Under pressure, Australia plans to remove some 40 children still suffering in offshore migrant detention camps on Nauru. It's unclear what will happen to them and their families once they receive medical treatment.
Traumatized children languishing in Australian-run offshore migrant detention centers will be removed by the end of the year, the Australian government said on Thursday.
Some 40 children remain in migrant detention camps on the Pacific island of Nauru; more than 240 have been relocated in the past few years. Last week, there were 52 children on the island.
"Children have been transferred off Nauru. That's been happening for some time," Prime Minister Scott Morrison told 2GB radio on Thursday. "I haven't been showboating about it, I haven't been drawing attention to it. It's being done in accordance with our policies, our existing policies."
Earlier, former attorney general George Brandis, now Australia's high commissioner to Britain, said in an interview with LBC radio in London that the government would remove the children within weeks.
"There are hardly any children in Nauru and in New Guinea and we expect that by the end of this year there will be none," Brandis said.
Asylum-seekers attempting to reach Australia by boat are intercepted and either pushed back or the occupants are detained to be brought to offshore detention centers. The policy is meant to discourage migrant boats from attempting the trip to Australia.
Human rights groups have long criticized Australia's offshore detention policy as amounting to arbitrary detention and a violation of the country's international commitments.
Some migrants have been in offshore camps in horrible conditions for nearly five years, while doctors say children suffer from medical and psychiatric problems.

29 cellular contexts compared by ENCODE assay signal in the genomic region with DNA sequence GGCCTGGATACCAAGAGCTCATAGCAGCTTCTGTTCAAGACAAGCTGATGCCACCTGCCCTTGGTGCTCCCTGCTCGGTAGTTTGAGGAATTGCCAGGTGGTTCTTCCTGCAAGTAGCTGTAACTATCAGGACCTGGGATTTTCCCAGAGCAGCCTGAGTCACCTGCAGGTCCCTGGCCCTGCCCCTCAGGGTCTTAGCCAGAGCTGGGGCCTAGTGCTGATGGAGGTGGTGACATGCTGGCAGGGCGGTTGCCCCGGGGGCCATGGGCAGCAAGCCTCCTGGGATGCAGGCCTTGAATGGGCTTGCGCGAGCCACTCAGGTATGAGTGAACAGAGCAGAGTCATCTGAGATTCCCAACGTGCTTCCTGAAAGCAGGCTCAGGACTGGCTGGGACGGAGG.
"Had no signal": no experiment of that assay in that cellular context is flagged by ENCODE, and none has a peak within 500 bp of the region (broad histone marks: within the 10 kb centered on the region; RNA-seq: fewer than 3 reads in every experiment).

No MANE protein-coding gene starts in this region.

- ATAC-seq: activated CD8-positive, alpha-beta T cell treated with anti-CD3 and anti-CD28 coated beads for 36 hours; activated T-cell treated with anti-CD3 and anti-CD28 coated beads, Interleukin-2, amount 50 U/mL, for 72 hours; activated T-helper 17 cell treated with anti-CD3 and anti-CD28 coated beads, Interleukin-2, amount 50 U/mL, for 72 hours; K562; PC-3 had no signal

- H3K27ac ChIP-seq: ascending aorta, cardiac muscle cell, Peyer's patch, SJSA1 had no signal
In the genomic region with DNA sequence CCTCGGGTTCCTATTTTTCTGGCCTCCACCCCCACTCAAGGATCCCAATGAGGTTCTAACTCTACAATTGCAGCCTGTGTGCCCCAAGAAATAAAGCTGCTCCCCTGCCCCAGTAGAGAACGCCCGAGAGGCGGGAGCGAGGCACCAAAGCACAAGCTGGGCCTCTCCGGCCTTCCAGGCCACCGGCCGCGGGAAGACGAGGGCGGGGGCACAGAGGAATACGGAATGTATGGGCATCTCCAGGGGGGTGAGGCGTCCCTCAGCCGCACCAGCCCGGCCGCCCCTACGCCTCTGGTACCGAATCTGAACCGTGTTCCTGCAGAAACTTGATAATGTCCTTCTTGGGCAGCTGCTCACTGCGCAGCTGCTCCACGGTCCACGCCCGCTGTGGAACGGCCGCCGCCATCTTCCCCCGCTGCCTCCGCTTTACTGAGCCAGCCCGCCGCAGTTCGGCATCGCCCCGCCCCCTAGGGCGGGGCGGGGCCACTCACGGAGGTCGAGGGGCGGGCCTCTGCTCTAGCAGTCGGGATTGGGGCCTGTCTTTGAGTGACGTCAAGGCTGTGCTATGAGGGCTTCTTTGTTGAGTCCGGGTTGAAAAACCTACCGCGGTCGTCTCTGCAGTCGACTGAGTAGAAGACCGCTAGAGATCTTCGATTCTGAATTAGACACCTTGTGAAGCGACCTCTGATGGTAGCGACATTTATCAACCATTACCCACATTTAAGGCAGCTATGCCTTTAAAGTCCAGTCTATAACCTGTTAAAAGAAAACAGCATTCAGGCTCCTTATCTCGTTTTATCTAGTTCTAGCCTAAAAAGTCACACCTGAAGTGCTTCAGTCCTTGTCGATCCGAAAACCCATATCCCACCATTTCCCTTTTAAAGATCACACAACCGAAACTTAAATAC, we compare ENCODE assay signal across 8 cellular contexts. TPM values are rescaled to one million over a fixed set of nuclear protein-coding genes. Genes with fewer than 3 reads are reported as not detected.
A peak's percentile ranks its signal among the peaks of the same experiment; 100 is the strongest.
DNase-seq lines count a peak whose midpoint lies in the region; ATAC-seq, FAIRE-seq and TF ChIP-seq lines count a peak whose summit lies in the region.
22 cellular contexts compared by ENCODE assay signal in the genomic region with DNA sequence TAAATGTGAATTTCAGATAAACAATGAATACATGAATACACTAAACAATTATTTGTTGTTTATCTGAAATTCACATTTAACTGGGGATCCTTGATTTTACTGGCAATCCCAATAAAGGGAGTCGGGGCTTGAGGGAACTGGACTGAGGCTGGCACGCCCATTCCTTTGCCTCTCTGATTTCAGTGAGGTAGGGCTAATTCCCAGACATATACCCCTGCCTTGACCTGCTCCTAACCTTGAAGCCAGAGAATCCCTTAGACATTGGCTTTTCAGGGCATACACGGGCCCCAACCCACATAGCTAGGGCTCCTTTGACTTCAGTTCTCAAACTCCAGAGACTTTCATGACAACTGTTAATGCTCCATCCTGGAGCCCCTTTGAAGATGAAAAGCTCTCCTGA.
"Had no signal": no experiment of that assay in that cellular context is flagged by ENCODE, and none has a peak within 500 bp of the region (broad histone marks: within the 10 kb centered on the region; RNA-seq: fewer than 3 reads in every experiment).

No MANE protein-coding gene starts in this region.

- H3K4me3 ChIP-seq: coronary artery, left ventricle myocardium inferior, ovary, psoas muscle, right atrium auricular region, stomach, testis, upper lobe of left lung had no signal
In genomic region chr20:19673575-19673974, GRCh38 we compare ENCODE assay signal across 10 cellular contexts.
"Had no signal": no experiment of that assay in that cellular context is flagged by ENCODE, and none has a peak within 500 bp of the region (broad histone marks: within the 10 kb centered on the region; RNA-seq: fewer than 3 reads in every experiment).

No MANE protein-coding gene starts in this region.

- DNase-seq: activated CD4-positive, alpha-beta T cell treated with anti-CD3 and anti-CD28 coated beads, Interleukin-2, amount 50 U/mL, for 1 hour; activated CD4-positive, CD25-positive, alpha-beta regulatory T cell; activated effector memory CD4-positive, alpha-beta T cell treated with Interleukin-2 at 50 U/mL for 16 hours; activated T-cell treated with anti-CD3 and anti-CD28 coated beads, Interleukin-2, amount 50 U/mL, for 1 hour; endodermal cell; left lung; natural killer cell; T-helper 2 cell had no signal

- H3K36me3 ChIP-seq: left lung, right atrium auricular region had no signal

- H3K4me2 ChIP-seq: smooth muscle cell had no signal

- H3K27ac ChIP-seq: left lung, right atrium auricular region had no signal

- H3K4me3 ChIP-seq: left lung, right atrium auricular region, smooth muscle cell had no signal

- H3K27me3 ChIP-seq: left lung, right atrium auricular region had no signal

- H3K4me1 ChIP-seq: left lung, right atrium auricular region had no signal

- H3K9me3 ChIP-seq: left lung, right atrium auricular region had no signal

About 1,100 asylum-seekers remain on Nauru and 46 children have been born in detention since 2012. A detention center on Papua New Guinea's Manus Island was shut down in October 2017.
The Asylum Seeker Resource Center urged the government to "transfer all 38 children and their families to Australia immediately for proper medical care to save lives."
The NGO says 28 children on Nauru are in need of urgent medical care.
Morrison, a former immigration minister, said the refugees would not be settled in Australia.
Home Affairs Minister Peter Dutton said in a separate 2GB radio interview that the government has been clear that migrants would be sent somewhere else once they receive treatment and would not be settled in Australia.
He said that the government would like to get children off Nauru but in a way "that's not going to restart boats."
It is unclear whether children will be joined by their families.
The prime minister has faced mounting pressure to allow the children on the island to come to Australia to receive treatment.
His Liberal Party needs the support of a handful of independent lawmakers in the lower house who want the Nauru issue resolved before providing their backing.
A poll conducted over the weekend showed that 79 percent of respondents want the government to move children and their families from Nauru.
To date, only a limited number of refugees on Nauru or from Manus have been resettled in the United States under a deal between Australia and former US President Barack Obama.